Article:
3 Important Questions You Must Ask A Listing Agent During An Open House
Open houses are a good opportunity for you to meet personally with the seller and their listing agent so take advantage of this moment to get the details that will help you decide if you will push through with making an offer or look elsewhere. Here's 3 questions you definitely need to ask as a prospective buyer:
Are there any problems with the home?
Buying a house is probably the biggest investment you'll ever make and it’s best to be critical on where you could possibly put a big amount of your money and time on. Open houses are designed to please your senses – there’s fancy lights, newly-painted walls, fragrant candles, you name it! But there might be issues on areas you can’t spot right on such as issues with the roof (ask what material the roof is made of; tile and slate roofs last 50+ years, while asphalt shingles last 15-20 years), wiring, sewage, drainage, heating and air-conditioning systems etc. You can opt to do the investigation yourself while touring the house, and if you’ve spotted issues that the listing agent did not disclose upon your asking – low water pressure, dripping sinks, subflooring covered by a fancy carpet -- that might be a sign to step back. Also ask if the home appliances and systems are covered by a home warranty. Keep in mind that it is required by the law for sellers to disclose to buyers any code violations or structural issues. You can ask for written seller’s disclosure and take photos of problem areas so you could review them when you make your offer.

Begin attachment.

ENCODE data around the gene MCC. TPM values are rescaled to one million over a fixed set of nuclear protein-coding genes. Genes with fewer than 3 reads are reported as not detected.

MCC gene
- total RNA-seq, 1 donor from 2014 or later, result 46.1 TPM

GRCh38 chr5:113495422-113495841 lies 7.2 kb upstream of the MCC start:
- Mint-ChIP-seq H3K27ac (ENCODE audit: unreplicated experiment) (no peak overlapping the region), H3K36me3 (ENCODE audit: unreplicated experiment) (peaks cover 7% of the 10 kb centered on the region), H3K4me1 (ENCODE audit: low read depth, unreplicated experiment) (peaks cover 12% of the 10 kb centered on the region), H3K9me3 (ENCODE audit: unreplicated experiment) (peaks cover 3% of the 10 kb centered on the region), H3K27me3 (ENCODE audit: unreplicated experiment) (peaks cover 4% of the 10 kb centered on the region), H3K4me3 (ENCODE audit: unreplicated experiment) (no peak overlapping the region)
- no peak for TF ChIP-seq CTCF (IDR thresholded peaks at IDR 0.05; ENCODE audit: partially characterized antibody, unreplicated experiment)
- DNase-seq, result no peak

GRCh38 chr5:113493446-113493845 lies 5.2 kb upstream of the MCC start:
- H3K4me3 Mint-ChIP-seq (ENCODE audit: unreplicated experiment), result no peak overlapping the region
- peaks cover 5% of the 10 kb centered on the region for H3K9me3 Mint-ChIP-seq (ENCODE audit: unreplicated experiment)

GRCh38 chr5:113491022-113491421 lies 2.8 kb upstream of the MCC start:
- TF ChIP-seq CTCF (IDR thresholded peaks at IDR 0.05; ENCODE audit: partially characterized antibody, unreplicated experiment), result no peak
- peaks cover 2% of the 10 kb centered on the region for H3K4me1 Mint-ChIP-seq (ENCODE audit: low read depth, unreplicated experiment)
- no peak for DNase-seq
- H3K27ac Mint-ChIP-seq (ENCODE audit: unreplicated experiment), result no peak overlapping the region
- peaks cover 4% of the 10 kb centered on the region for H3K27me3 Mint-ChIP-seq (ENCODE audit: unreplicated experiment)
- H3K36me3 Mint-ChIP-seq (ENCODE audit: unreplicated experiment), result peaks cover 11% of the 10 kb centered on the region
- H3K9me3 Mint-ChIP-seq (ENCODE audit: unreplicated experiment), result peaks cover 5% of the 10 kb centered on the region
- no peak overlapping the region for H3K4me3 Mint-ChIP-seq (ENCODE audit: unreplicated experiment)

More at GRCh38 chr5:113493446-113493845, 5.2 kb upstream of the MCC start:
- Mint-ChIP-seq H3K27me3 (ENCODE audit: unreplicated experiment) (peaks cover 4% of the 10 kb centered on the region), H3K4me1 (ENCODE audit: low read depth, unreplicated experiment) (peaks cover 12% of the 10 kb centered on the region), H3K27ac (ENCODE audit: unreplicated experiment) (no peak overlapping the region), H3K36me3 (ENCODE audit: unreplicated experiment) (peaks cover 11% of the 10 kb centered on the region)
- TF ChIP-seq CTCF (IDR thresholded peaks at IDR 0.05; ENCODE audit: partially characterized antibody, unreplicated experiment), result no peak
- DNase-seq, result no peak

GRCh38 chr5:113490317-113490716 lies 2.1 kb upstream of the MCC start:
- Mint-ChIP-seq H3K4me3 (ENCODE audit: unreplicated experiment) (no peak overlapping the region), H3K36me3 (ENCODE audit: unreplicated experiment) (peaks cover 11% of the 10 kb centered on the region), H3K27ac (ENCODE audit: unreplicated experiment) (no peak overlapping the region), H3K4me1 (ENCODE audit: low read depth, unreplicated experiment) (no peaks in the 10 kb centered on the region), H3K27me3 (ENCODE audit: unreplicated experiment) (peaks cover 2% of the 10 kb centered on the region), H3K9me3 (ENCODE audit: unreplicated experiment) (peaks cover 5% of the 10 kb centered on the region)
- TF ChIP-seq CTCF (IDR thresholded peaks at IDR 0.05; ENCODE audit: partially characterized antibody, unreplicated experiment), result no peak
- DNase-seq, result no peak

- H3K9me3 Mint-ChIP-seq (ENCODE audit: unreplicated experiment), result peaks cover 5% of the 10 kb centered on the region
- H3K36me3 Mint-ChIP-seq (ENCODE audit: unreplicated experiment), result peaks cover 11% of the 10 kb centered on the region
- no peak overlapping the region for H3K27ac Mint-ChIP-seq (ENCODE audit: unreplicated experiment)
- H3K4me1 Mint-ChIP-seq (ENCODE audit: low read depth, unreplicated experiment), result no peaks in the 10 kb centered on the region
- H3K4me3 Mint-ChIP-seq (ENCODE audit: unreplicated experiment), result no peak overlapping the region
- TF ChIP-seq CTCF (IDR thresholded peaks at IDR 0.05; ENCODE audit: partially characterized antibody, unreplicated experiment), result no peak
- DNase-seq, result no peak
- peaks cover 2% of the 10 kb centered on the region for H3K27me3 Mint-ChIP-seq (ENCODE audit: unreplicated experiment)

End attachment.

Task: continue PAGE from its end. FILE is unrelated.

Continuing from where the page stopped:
How long has the house been on the market?
You can find this information on your own but asking the listing agent can put the information in context. If it's been on the market for a long time, you could have more bargaining power. But it could be that the sellers had a previous transaction with a buyer whose financing fell through. In the case where the house has been on sale for only a short while, there might be a sling of buyers expressing interest. The information you get will be useful when you make your deal.
How is the neighborhood?
It's good to know information about people you will be surrounded with for a good lot of time in your family’s life. Ask details that correspond to your lifestyle, like if the neighborhood is kid-friendly, or if it’s congenial to retirees. Also ask about nearby schools, hospitals, police and fire stations and make your own research on their credibility and efficiency.